National Minimum Wage 2020 – what is it currently and what will it increase to?
FROM April 1, 2020 the minimum wage in the UK will increase, giving a pay rise to over two million workers.
Rishi Sunak confirmed the announcement in his spring Budget delivered on Wednesday March 11, 2020.
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What is the National Minimum Wage?
The National Minimum Wage is currently the amount workers under 25 (but of school-leaving age) are entitled to.
The first National Minimum Wage was set in 1998 by the Labour government.
Before that, no official rate existed although trade unions battled hard to fight their workers' corner.
The National Minimum Wage was re-branded to the National Living Wage in 2016 for those over 25.
Here's the latest national limits as of April 2019 that are legally binding:
- 25 and over: £8.21
- 21-24: £7.70
- 18-20: £6.15
- Under 18: £4.35
- Apprentice: £3.90
When will the National Minimum Wage increase?
Last year former Chancellor Sajid Javid announced there would be an increase in the National Minimum Wage from £8.21 to £8.72 an hour.
The 6.2% rise is double the rate of average annual wage growth and also twice the current rate of inflation, as well as the legal minimum’s biggest cash rise ever since it came into force in 1997.
The increase in minimum wage will deliver an extra £930 a year into the pockets of almost three million who earn it.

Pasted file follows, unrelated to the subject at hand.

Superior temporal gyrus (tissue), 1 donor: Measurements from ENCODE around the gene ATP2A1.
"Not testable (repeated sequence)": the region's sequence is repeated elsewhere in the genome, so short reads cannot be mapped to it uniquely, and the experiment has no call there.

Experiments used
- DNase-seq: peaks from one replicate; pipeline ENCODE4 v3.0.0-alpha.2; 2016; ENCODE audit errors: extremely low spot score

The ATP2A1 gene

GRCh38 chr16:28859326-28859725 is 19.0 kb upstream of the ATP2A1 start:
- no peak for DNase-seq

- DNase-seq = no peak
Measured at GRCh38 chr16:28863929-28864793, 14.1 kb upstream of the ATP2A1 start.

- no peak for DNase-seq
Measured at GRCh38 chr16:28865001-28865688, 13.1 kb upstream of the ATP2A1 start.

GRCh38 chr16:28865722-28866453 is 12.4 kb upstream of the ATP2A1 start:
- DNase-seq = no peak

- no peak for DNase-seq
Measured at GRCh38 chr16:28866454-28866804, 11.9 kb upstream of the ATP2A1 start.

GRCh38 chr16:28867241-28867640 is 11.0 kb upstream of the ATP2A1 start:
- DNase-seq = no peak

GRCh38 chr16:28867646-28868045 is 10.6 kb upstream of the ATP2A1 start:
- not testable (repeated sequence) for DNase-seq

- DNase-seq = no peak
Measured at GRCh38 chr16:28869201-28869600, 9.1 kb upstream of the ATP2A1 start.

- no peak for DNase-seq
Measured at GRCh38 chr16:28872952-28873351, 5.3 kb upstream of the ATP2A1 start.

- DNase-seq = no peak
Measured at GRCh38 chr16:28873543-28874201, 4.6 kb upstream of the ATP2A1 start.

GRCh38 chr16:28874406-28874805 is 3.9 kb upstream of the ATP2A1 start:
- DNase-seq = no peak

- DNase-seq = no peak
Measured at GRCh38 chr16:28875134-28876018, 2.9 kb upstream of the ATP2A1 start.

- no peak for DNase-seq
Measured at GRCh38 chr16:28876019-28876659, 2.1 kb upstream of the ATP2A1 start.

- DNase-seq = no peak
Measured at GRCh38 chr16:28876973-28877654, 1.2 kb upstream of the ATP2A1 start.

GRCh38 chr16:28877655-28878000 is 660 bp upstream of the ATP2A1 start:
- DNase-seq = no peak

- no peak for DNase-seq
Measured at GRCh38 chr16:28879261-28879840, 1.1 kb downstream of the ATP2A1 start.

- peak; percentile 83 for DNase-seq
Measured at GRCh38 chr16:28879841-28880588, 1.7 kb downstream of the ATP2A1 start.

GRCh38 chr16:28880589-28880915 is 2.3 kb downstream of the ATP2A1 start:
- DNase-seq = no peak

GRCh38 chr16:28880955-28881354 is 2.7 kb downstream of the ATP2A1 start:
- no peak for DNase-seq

Rishi Sunak has confirmed the changes will come into effect from April 1, 2020 and outlined future plans for basic-rate workers.
"Today, we are also publishing a new remit for the independent low pay commission," Sunak said.
"By 2024 the national living wage will reach two thirds of median earnings – making it £10.50 an hour."
With the increase on April 1, 2020, these will now stand at:
- 25 and over: £8.72
- 21-24: £8.20
- 18-20: £6.45
- Under 18: £4.55
- Apprentice: £4.15
Anyone who thinks they are not getting the National Living Wage or National Minimum Wage should complain to their employer in the first instance.
If this does not get anywhere, the next step is to take the complaint to HMRC who will investigate.
Which workers do not qualify for the National Minimum Wage?
Those who are self-employed, voluntary workers, company directors and family members who live in the home of the employer and do household chores do not qualify for either rate.
There is no difference in pay for those that live in London compared to elsewhere.
The only discrepancy is for people working in agriculture or horticulture.
Workers already employed before October 1, 2013 are entitled to the pay set under their contract of employment.
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